Friends should not strongarm friends

Harry Bajraktari

Quid pro quo, Serbia should join negotiations without preconditions just like Kosova has

 

By Harry Bajraktari

The image of a country in the world depends a lot on how you treat your friends and your enemies. All the polls out there have proved for years now that there is no country where America is valued and loved more than in Kosova.
This has been also the experience of many US citizens who have visited Kosova and have told wonderful stories of hospitality and gratitude.
It is rooted in the image of America as a bold but honest broker in the resolution of conflicts. In 1999, US led NATO in a military intervention that ended the fourth war of Serbia in the region. An entire decade of armed conflicts and crimes against humanity not seen since WWII was soon over and stability and cooperation returned.
Today, the United States is back in the region to solve the remaining problems in the Balkans, with Ambassador Grenell taking the lead in the talks between Kosova and Serbia, one of the last remaining conflict in this corner of Europe.
Kosova is an independent country recognized today by US, UK, Japan, Canada, 22 EU embers and by major world organizations like IMF, World Bank, IOC, FIFA etc. Its Declaration of Independence was made in accordance with the international law as determined by the International Court of Justice, in The Hague, after Serbia took the case there.
Yet, 12 years later, Serbia, with the encouragement of Russia, Iran, China and some other countries refuses to recognize the new reality in the region. It has launched an international campaign of bribery and misinformation to sabotage Kosova’s recognitions and its membership in various organizations.
Their historic and political justifications aside, this is not how countries behave in international affairs. Imagine if King George refused to recognize the United States of America, after the Revolution of 1776. Imagine if European countries refused to recognize the independence of their former colonies. Imagine if the Ottoman Empire refused to recognize Serbia’s independence when that country itself became free. The world would in chaos. We maintain a sane international system by recognizing reality.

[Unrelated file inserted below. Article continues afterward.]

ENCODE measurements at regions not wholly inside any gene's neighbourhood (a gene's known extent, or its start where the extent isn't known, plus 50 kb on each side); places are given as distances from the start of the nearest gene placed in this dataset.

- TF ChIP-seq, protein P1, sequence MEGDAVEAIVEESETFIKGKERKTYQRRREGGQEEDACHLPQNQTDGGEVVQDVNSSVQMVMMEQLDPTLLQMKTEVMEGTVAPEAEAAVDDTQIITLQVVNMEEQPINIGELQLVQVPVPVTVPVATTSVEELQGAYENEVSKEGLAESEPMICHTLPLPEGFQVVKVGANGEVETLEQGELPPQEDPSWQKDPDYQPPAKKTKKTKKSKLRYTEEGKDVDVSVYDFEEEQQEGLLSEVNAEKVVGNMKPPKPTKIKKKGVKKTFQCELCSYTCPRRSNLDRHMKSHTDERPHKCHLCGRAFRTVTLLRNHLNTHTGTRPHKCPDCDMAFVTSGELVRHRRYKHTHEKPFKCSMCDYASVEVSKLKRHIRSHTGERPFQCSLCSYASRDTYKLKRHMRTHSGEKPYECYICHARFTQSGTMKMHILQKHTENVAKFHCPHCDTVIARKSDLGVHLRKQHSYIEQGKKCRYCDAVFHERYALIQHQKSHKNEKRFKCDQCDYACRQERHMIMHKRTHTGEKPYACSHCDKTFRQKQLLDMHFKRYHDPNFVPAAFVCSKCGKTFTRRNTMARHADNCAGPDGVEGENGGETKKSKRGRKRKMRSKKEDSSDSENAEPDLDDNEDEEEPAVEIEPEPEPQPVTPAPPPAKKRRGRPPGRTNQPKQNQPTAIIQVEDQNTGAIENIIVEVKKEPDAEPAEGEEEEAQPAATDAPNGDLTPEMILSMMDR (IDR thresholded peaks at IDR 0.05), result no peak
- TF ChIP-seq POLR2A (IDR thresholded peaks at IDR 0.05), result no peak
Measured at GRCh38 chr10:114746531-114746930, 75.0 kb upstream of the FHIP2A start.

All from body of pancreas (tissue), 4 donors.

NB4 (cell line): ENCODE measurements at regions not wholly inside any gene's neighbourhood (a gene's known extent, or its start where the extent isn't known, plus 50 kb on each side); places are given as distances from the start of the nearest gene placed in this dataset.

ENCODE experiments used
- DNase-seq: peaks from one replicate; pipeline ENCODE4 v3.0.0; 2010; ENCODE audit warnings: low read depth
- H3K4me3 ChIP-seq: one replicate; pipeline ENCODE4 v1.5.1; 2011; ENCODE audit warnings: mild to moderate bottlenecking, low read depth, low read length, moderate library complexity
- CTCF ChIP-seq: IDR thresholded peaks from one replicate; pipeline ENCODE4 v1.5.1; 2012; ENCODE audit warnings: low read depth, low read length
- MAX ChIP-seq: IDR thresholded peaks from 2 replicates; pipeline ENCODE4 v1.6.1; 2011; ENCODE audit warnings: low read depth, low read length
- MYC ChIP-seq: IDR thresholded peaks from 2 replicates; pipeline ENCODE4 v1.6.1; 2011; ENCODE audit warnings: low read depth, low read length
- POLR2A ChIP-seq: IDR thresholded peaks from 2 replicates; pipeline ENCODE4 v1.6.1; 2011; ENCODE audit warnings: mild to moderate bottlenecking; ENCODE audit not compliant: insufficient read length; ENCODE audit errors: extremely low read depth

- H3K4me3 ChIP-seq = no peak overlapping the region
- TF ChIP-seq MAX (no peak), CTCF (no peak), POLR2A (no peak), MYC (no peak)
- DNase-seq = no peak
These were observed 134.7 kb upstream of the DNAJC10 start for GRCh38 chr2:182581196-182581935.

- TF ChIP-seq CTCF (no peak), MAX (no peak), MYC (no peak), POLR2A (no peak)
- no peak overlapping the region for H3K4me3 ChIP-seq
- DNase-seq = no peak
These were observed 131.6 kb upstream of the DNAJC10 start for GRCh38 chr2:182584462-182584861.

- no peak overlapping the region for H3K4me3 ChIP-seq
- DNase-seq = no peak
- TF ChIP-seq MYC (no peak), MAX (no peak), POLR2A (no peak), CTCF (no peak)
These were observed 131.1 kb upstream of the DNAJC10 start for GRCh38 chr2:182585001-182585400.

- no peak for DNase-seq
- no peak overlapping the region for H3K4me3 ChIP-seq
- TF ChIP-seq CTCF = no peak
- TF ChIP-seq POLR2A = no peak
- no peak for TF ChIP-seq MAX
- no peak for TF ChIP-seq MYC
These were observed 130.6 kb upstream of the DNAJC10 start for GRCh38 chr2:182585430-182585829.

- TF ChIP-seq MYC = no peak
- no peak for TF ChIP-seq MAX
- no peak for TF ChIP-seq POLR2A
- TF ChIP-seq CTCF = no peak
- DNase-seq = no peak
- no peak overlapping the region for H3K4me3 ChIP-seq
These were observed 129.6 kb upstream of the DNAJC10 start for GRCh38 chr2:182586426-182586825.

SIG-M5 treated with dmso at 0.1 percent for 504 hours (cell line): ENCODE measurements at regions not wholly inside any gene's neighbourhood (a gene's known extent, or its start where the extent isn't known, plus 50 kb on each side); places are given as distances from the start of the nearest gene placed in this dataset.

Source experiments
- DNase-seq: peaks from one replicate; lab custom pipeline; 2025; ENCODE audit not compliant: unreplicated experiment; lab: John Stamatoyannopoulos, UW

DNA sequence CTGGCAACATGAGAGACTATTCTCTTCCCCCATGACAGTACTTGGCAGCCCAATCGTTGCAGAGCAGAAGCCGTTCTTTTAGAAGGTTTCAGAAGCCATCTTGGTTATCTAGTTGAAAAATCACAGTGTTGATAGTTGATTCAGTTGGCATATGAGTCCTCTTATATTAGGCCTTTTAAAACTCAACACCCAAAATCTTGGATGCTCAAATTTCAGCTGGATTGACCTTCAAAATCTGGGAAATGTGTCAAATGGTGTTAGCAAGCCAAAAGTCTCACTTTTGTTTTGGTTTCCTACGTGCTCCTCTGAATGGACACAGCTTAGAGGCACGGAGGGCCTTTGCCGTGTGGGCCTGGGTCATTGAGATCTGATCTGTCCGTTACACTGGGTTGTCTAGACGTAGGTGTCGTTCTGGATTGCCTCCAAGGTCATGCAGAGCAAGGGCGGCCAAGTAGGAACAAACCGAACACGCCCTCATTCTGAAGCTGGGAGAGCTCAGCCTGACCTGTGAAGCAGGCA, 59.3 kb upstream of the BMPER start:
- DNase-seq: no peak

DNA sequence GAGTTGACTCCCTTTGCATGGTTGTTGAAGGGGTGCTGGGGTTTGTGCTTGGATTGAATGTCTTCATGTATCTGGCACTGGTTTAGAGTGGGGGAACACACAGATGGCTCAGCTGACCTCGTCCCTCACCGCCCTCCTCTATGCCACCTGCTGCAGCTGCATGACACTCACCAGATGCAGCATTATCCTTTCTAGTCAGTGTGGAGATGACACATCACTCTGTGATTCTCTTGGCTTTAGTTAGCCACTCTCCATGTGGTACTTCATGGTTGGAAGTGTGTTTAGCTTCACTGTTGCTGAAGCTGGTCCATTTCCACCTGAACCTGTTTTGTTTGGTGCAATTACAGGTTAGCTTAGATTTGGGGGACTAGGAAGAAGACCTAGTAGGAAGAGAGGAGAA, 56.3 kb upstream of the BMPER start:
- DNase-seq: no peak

It is telling that Ambassador Grenell achieved in a few days, what other intermediators had failed to do in months and years. It is encouraging that he is now ambitious to work towards a complete resolution of this conflict and prove to the world the power of President Trump’s diplomacy.
The sides however should respond to his invitation to talk without setting conditions. The refusal of Serbia to sit on the table because of an existing tariff is unacceptable. The talks should lead to dropping the tariff, not the opposite. Nor is Serbia willing to interrupt the actions which lead to the imposition of the tariff.
Countries should not be awarded for bad behavior or it will only be encouraged to do worse. One evergreen lesson from the Balkans is that Serbia’s nationalism cannot be appeased by submitting to its irrational demands.
Former Prime Minister, Ramush Haradinaj, imposed the tariff, not to punish Serbia, but as a response to Serbia’s campaign which aims the destruction of Kosova. The new Prime Minister Albin Kurti hinted he would drop the tariff anyway, but by establishing some sort of reciprocity. This new position has potential and should be supported.
US should not strongarm friends and reward its adversaries. The US intervention in 1999 paved the way for Serbia’s democracy and helped it return to the family of nations. However, nationalists remain in power in Serbia and far from being grateful, they will never forgive US and the West for that intervention. No matter how much we concede to them.
For twenty years Kosova and Serbia have been involved in negotiations, with Washington allowing Brussels to take the lead, while supporting it from the sidelines. The parties have regularly sat to talk without preconditions. This should change now that US is taking the lead.
If this new process of negotiation begins by allowing Serbia to set conditions, it will simply go nowhere. The nationalists in Belgrade will only see weakness on the part of America and will be encouraged to resist any deal that ends the conflict. Yes, an ongoing conflict with Kosova is bad for Serbia, however Serbian nationalists wants it to continue. Their political power depends on it.

 

Harry Bajraktari is founder and publisher of Illyria newspaper (1991-1998), an Albanian-American community leader, philanthropist and recipient of many awards, including the Honor of the Nation Order by the President of Albania, Kosova’s Presidential Medal for Merits & the White House Presidential Call to Service Award.

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